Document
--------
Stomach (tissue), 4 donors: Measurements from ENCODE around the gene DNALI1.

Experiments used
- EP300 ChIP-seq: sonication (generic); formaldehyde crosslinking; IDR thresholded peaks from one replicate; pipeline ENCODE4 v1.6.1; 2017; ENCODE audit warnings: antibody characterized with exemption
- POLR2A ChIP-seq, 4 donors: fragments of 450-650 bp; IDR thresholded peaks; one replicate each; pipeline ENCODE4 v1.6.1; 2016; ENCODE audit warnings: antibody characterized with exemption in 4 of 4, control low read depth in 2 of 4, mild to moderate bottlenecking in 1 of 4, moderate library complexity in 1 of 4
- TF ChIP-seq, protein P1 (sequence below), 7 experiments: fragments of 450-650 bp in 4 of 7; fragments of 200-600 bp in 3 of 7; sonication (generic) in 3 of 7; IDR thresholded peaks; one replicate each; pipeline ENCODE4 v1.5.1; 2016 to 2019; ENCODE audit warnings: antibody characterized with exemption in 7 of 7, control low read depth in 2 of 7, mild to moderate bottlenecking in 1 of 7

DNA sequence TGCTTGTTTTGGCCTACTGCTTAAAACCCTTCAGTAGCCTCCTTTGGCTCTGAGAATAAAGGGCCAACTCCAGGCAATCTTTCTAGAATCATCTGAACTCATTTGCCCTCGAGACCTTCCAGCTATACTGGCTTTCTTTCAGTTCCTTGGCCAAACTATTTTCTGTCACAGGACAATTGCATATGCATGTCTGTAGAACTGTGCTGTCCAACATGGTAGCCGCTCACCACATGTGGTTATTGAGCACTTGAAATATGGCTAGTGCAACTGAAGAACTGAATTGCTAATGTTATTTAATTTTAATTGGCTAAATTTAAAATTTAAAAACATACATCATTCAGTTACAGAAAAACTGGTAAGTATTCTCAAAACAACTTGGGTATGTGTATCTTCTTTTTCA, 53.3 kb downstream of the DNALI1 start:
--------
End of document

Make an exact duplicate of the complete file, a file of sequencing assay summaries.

Stomach (tissue), 4 donors: Measurements from ENCODE around the gene DNALI1.

Experiments used
- EP300 ChIP-seq: sonication (generic); formaldehyde crosslinking; IDR thresholded peaks from one replicate; pipeline ENCODE4 v1.6.1; 2017; ENCODE audit warnings: antibody characterized with exemption
- POLR2A ChIP-seq, 4 donors: fragments of 450-650 bp; IDR thresholded peaks; one replicate each; pipeline ENCODE4 v1.6.1; 2016; ENCODE audit warnings: antibody characterized with exemption in 4 of 4, control low read depth in 2 of 4, mild to moderate bottlenecking in 1 of 4, moderate library complexity in 1 of 4
- TF ChIP-seq, protein P1 (sequence below), 7 experiments: fragments of 450-650 bp in 4 of 7; fragments of 200-600 bp in 3 of 7; sonication (generic) in 3 of 7; IDR thresholded peaks; one replicate each; pipeline ENCODE4 v1.5.1; 2016 to 2019; ENCODE audit warnings: antibody characterized with exemption in 7 of 7, control low read depth in 2 of 7, mild to moderate bottlenecking in 1 of 7

DNA sequence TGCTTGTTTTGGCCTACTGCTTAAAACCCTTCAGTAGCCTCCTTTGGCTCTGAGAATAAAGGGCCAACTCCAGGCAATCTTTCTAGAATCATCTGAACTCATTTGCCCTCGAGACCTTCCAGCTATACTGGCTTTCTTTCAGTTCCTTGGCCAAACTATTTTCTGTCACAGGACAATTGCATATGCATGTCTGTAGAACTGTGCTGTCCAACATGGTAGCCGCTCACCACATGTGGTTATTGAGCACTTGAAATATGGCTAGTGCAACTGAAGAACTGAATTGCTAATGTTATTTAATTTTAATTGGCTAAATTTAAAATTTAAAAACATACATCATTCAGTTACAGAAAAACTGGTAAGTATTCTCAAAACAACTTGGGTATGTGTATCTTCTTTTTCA, 53.3 kb downstream of the DNALI1 start: